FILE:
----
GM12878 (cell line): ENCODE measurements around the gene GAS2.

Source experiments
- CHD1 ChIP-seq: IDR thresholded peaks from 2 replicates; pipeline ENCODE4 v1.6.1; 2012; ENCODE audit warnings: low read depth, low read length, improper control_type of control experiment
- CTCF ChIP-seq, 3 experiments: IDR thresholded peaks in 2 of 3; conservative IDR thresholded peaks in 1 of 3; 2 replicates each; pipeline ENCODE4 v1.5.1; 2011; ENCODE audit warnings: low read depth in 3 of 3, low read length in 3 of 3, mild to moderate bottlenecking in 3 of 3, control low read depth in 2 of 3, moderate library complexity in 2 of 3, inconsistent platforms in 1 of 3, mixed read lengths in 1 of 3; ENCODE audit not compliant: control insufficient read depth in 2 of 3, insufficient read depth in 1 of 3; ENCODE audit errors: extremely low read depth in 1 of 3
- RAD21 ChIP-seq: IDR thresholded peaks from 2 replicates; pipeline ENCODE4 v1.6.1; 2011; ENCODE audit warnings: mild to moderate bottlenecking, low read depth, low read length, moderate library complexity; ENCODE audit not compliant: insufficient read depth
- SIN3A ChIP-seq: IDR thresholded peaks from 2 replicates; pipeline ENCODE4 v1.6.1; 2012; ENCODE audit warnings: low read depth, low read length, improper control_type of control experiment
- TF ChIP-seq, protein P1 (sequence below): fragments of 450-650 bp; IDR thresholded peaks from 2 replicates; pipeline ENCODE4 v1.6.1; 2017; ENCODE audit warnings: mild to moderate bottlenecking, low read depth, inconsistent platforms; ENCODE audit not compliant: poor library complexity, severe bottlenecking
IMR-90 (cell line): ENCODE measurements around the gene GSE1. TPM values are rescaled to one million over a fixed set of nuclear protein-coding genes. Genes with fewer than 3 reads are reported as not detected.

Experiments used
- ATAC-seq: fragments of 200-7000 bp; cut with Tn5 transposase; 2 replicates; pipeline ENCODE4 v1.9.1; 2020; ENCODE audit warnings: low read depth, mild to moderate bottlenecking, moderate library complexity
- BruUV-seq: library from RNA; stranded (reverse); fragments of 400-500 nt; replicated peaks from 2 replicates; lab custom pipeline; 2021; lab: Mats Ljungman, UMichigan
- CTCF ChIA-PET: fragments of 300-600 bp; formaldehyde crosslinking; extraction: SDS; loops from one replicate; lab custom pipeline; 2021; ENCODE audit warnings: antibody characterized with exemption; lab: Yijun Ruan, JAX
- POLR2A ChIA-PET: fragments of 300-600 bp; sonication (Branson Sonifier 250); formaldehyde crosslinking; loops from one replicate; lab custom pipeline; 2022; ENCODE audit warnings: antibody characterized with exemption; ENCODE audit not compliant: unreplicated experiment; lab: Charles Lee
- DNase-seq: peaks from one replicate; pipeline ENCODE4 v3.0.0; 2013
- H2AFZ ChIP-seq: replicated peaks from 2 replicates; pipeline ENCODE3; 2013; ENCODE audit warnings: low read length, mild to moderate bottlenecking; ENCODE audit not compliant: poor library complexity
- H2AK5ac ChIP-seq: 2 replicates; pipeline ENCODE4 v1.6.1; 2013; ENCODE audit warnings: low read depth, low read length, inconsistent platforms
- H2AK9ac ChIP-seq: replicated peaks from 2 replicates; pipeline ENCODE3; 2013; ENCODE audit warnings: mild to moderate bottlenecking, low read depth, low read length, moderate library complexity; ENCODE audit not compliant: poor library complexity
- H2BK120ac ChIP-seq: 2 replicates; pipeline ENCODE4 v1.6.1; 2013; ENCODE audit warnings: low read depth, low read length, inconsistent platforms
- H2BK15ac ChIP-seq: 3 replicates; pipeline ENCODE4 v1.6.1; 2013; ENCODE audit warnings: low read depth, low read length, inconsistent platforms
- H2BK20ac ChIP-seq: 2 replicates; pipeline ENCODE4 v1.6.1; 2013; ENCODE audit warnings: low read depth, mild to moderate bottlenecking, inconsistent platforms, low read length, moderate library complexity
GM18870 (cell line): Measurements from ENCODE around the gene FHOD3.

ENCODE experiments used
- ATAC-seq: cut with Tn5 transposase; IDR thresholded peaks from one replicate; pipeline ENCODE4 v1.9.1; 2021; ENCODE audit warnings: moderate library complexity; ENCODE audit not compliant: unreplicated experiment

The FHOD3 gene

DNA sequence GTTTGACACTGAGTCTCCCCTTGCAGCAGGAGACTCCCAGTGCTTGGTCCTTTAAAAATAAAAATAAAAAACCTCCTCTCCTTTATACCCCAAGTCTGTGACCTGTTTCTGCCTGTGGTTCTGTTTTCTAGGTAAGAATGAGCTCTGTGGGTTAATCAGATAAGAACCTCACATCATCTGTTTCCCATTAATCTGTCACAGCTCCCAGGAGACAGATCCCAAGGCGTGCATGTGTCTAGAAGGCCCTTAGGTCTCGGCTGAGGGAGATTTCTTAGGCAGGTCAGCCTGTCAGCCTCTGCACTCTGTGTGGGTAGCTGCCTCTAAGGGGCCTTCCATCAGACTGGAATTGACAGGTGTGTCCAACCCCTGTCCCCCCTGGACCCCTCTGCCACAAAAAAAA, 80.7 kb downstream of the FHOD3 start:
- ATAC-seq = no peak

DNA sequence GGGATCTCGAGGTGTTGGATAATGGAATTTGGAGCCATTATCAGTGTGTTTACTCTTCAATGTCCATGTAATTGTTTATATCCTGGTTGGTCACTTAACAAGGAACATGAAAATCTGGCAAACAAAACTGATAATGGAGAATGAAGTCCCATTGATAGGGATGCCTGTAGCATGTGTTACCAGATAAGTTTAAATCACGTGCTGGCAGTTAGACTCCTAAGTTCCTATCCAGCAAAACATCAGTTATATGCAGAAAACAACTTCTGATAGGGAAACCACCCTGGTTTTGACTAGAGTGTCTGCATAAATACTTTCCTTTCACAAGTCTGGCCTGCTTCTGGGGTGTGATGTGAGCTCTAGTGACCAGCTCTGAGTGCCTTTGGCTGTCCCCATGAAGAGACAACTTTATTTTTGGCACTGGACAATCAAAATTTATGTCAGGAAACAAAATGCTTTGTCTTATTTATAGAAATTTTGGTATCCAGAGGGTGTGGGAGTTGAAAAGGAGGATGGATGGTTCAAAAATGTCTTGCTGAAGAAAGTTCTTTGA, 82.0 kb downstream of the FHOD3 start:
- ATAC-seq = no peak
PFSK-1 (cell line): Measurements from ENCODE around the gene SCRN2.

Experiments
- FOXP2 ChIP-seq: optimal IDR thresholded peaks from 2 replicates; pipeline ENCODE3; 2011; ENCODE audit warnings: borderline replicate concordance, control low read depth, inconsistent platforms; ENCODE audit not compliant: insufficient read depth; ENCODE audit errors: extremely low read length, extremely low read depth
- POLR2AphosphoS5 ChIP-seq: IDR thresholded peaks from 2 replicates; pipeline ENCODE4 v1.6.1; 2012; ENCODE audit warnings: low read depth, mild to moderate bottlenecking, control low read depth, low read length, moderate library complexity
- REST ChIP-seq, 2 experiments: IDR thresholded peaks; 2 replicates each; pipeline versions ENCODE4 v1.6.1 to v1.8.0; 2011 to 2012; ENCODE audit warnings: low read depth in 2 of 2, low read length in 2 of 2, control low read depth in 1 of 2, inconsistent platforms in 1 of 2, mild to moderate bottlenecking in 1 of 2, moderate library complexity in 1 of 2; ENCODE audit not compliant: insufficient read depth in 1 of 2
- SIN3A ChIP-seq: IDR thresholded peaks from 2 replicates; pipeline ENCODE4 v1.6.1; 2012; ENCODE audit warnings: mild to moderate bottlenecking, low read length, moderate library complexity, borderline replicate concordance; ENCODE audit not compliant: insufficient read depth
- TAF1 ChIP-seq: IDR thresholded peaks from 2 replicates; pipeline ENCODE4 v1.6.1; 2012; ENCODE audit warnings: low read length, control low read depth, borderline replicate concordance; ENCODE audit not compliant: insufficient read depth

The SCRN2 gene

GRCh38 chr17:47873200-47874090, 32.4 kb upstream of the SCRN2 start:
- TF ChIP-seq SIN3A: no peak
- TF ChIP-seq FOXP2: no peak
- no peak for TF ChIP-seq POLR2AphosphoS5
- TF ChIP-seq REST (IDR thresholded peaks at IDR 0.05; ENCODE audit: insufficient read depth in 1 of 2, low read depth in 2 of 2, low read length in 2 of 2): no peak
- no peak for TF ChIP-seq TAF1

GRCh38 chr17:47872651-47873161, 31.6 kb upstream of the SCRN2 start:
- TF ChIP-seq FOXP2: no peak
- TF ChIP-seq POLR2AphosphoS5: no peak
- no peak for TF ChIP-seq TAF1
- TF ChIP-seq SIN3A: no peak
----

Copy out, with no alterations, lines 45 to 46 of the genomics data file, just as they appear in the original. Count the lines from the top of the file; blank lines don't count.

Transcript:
- TF ChIP-seq POLR2AphosphoS5: no peak
- no peak for TF ChIP-seq TAF1